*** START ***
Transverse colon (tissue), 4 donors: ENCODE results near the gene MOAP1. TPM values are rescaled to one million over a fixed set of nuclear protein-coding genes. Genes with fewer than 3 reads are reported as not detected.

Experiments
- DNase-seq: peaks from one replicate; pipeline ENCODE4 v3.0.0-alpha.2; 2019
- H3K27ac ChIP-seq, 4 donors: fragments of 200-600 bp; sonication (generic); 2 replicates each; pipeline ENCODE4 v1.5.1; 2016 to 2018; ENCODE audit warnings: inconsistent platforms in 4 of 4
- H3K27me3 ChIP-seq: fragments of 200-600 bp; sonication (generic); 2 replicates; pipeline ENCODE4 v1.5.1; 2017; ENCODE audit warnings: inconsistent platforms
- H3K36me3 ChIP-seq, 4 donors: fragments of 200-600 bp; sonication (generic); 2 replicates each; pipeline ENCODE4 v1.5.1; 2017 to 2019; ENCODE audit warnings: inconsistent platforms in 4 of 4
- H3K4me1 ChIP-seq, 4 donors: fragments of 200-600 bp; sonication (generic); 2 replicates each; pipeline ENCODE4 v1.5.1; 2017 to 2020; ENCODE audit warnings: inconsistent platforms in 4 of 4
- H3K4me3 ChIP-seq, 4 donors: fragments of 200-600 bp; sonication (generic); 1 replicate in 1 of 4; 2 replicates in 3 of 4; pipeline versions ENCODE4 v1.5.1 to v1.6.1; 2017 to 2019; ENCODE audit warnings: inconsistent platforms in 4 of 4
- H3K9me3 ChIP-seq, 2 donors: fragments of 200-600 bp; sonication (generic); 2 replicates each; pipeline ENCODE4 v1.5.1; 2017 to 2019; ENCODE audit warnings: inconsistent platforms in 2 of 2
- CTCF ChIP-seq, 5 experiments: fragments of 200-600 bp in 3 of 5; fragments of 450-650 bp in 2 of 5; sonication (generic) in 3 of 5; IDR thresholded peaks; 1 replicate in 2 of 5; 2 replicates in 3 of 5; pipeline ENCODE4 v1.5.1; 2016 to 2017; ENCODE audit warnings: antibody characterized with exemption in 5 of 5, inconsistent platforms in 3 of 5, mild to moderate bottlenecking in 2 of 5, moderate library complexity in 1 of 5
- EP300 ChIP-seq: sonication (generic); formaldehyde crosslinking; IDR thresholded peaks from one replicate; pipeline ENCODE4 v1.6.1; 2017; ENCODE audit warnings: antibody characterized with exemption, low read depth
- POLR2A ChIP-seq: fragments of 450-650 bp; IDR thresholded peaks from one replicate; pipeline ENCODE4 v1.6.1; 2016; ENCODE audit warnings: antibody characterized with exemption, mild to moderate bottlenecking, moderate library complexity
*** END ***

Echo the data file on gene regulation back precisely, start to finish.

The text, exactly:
Transverse colon (tissue), 4 donors: ENCODE results near the gene MOAP1. TPM values are rescaled to one million over a fixed set of nuclear protein-coding genes. Genes with fewer than 3 reads are reported as not detected.

Experiments
- DNase-seq: peaks from one replicate; pipeline ENCODE4 v3.0.0-alpha.2; 2019
- H3K27ac ChIP-seq, 4 donors: fragments of 200-600 bp; sonication (generic); 2 replicates each; pipeline ENCODE4 v1.5.1; 2016 to 2018; ENCODE audit warnings: inconsistent platforms in 4 of 4
- H3K27me3 ChIP-seq: fragments of 200-600 bp; sonication (generic); 2 replicates; pipeline ENCODE4 v1.5.1; 2017; ENCODE audit warnings: inconsistent platforms
- H3K36me3 ChIP-seq, 4 donors: fragments of 200-600 bp; sonication (generic); 2 replicates each; pipeline ENCODE4 v1.5.1; 2017 to 2019; ENCODE audit warnings: inconsistent platforms in 4 of 4
- H3K4me1 ChIP-seq, 4 donors: fragments of 200-600 bp; sonication (generic); 2 replicates each; pipeline ENCODE4 v1.5.1; 2017 to 2020; ENCODE audit warnings: inconsistent platforms in 4 of 4
- H3K4me3 ChIP-seq, 4 donors: fragments of 200-600 bp; sonication (generic); 1 replicate in 1 of 4; 2 replicates in 3 of 4; pipeline versions ENCODE4 v1.5.1 to v1.6.1; 2017 to 2019; ENCODE audit warnings: inconsistent platforms in 4 of 4
- H3K9me3 ChIP-seq, 2 donors: fragments of 200-600 bp; sonication (generic); 2 replicates each; pipeline ENCODE4 v1.5.1; 2017 to 2019; ENCODE audit warnings: inconsistent platforms in 2 of 2
- CTCF ChIP-seq, 5 experiments: fragments of 200-600 bp in 3 of 5; fragments of 450-650 bp in 2 of 5; sonication (generic) in 3 of 5; IDR thresholded peaks; 1 replicate in 2 of 5; 2 replicates in 3 of 5; pipeline ENCODE4 v1.5.1; 2016 to 2017; ENCODE audit warnings: antibody characterized with exemption in 5 of 5, inconsistent platforms in 3 of 5, mild to moderate bottlenecking in 2 of 5, moderate library complexity in 1 of 5
- EP300 ChIP-seq: sonication (generic); formaldehyde crosslinking; IDR thresholded peaks from one replicate; pipeline ENCODE4 v1.6.1; 2017; ENCODE audit warnings: antibody characterized with exemption, low read depth
- POLR2A ChIP-seq: fragments of 450-650 bp; IDR thresholded peaks from one replicate; pipeline ENCODE4 v1.6.1; 2016; ENCODE audit warnings: antibody characterized with exemption, mild to moderate bottlenecking, moderate library complexity